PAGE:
SAN DIEGO -- Thanks to his parents' support, Clayton Richard said he never faced the temptation of using performance-enhancing drugs, but the Padres' left-hander knows other children aren't as fortunate as he was.That's why he was happy to take part in the PLAY campaign event Wednesday morning at Petco Park,
SAN DIEGO -- Thanks to his parents' support, Clayton Richard said he never faced the temptation of using performance-enhancing drugs, but the Padres' left-hander knows other children aren't as fortunate as he was.
That's why he was happy to take part in the PLAY campaign event Wednesday morning at Petco Park, where he participated in a Q&A session, signed autographs and told the 50 or so children in attendance about the dangers of steroid usage.
"You can do it the right way," Richard said. "You don't need help from substances. Sometimes, that can be a difficult decision, but when you believe in yourself and you put in the hard work, anything's really a possibility."
PLAY stands for Providing a Lifetime of Activity for Youth and is a national public awareness campaign of the Professional Baseball Athletic Trainers Society in conjunction with MLB Charities and the Taylor Hooton Foundation. The PLAY campaign will host events in all 30 Major League ballparks in 2017.
Richard is the Padres' representative on the Taylor Hooton Foundation's All Me League advisory board. The foundation is named after a Texas high school baseball player who took his own life at 17 after using anabolic steroids. Taylor Hooton's brother, Don Hooton Jr., is the president of the foundation and was at Petco Park on Wednesday to share his brother's story.
The event placed an emphasis on having an active and healthy lifestyle. The children broke into groups for fielding, batting and agility drills in the outfield grass with members of the Padres' training staff.
"Your classroom doesn't get any better," Hooton said. "What better way to educate these kids than putting them on the same field that their role models, their idols, get to play on every single day?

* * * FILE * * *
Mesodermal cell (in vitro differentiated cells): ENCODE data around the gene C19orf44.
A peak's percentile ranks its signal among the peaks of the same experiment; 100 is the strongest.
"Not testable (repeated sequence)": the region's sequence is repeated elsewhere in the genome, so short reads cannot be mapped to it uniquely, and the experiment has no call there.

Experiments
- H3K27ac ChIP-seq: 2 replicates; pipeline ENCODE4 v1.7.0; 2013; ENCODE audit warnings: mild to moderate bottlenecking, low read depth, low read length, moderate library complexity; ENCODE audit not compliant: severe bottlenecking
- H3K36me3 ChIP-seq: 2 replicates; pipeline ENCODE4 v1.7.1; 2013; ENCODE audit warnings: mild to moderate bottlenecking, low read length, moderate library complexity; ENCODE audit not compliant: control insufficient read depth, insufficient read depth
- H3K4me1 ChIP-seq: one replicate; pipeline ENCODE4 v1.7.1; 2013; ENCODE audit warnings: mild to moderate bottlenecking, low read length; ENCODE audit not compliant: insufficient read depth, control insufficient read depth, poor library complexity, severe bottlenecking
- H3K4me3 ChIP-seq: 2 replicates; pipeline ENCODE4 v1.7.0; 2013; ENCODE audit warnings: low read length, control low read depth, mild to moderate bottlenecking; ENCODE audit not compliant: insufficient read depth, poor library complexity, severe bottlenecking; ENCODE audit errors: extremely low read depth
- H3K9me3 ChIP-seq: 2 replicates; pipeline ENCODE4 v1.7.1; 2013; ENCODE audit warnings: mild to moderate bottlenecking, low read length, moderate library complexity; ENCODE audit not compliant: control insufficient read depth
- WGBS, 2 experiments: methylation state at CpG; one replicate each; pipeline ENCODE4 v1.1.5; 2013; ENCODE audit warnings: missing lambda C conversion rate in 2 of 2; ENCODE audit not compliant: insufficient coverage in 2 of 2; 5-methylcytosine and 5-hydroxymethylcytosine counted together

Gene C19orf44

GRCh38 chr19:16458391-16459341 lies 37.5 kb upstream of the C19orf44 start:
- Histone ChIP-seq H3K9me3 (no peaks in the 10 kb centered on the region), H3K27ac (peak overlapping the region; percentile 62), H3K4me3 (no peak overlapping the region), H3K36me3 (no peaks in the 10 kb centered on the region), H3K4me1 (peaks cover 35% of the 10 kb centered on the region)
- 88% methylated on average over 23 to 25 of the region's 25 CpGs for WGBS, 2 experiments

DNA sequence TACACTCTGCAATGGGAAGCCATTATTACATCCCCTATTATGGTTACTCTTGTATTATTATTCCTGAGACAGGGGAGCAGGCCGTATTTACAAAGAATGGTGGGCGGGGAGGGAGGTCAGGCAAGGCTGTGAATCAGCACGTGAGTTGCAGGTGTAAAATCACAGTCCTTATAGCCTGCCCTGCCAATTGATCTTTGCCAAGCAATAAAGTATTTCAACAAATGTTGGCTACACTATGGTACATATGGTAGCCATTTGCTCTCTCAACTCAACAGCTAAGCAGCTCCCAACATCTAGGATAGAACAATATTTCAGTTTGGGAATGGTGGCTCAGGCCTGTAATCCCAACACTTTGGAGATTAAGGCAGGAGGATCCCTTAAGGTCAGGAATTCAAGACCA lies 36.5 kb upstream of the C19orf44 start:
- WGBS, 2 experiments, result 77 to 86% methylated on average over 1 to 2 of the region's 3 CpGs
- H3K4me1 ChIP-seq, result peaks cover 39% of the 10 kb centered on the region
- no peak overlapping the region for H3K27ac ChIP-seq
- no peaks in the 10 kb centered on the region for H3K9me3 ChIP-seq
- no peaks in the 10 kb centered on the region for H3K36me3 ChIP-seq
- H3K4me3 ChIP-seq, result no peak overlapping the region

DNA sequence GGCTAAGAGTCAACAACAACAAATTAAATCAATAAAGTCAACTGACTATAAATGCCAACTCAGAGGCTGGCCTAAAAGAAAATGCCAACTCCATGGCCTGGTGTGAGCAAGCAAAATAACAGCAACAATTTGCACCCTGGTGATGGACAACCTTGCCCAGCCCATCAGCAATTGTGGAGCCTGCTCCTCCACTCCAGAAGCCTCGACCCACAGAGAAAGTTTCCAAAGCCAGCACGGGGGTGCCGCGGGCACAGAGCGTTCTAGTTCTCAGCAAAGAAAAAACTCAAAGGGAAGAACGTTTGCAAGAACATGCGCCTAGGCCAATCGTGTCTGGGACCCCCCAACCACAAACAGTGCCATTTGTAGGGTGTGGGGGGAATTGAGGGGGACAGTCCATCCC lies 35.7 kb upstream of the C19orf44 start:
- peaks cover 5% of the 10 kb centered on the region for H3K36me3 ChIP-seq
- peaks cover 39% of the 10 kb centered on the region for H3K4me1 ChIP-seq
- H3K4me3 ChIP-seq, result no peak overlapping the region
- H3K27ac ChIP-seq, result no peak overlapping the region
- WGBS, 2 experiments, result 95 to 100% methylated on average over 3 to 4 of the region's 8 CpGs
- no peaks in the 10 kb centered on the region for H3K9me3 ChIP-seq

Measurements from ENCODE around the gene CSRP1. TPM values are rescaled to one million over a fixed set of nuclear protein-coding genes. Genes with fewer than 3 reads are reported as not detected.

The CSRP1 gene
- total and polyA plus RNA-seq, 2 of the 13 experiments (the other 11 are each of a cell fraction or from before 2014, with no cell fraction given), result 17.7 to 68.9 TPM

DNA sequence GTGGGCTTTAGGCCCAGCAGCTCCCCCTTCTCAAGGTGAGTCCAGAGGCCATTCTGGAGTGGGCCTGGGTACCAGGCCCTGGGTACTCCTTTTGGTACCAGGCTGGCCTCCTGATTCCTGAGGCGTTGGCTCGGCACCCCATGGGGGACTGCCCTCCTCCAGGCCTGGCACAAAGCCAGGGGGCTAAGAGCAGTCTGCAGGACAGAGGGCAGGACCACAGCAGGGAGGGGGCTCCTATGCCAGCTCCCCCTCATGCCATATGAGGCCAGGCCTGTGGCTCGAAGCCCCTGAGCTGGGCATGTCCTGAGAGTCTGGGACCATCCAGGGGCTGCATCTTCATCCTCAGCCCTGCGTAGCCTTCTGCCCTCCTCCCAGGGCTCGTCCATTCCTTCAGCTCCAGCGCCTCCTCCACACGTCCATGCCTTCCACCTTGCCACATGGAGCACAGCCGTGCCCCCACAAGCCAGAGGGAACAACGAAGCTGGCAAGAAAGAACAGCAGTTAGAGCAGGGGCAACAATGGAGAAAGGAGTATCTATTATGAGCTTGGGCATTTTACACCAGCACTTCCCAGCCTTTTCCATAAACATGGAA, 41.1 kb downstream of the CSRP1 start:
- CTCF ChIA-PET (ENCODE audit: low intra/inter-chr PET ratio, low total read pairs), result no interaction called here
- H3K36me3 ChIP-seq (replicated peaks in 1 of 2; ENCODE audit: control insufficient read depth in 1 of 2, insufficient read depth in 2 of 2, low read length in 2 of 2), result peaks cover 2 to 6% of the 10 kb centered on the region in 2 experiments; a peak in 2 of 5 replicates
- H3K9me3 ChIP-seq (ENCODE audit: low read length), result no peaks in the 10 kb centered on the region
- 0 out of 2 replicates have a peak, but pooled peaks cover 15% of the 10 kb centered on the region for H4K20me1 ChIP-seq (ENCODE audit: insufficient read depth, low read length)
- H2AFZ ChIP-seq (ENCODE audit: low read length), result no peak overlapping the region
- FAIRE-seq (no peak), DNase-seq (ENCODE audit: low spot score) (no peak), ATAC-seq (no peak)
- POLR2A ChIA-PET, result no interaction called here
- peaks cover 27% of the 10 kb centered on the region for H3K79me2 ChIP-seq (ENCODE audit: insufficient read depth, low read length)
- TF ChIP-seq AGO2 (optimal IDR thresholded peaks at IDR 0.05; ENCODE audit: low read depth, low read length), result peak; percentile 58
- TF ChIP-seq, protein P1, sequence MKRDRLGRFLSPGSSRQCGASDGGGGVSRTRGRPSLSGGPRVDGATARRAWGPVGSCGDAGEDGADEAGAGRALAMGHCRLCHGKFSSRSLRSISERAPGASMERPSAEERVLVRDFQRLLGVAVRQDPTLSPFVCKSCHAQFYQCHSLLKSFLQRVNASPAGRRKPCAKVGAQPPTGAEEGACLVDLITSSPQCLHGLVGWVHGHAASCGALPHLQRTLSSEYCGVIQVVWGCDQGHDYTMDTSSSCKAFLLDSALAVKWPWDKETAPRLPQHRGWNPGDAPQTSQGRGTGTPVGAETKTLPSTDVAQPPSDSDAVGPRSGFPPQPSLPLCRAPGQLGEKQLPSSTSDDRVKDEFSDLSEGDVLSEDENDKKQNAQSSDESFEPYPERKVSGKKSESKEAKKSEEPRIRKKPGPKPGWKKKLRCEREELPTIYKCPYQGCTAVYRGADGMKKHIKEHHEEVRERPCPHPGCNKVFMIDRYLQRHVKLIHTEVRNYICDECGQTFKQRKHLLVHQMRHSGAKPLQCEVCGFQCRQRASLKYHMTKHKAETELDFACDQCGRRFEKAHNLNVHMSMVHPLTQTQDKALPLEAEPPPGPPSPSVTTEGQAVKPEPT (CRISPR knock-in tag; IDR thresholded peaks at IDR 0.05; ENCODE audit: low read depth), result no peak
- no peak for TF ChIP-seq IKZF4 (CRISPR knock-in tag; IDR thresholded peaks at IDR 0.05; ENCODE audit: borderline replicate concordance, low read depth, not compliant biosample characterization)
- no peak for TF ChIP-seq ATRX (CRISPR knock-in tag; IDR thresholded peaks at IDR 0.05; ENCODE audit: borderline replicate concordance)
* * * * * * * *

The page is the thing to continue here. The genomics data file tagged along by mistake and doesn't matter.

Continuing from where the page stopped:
"These lessons will stick for a lifetime."
Volunteers from the Eric Paredes Save A Life Foundation were in the visitors' bullpen, teaching the children the fundamentals of CPR and the use of automated external defibrillators.
"It gives them a certain power and knowledge on how to handle that and possibly save a life," Padres head trainer Mark Rogow said. "It doesn't get any better than that. It's something that we can empower these kids with."
The participants rotated among the stations for an hour before Richard came out in full uniform to speak with them. He started by emphasizing how he reached the level he did without PEDs, before allowing the attendees to ask questions. He discussed playing catch with his father in the backyard, how he grips different pitches and his one career home run.
One child asked whether he knew Babe Ruth.
"How old do you think I am?" Richard responded with a laugh.
Both Hooton and Rogow pointed out that Wednesday was a "once-in-a-lifetime experience" for many of the participants. Richard signed hats, cards, jerseys and balls after his Q&A, asking each of the children whether they had fun. Many of them walked away in shock they had just met a professional baseball player.
Richard hoped the children remembered the lessons of the day as much as the experience.
"It's special to be able to come out on this field, no matter what the situation or circumstances of it," Richard said. "To have them get this opportunity to play baseball in a big league field at Petco Park, that's a special day.
"It's good that we can share that message and make sure that kids understand that there's a right way to do things. … I'm fortunate to be able to be a part of it."
Nathan Ruiz is a reporter for MLB.com based in San Diego.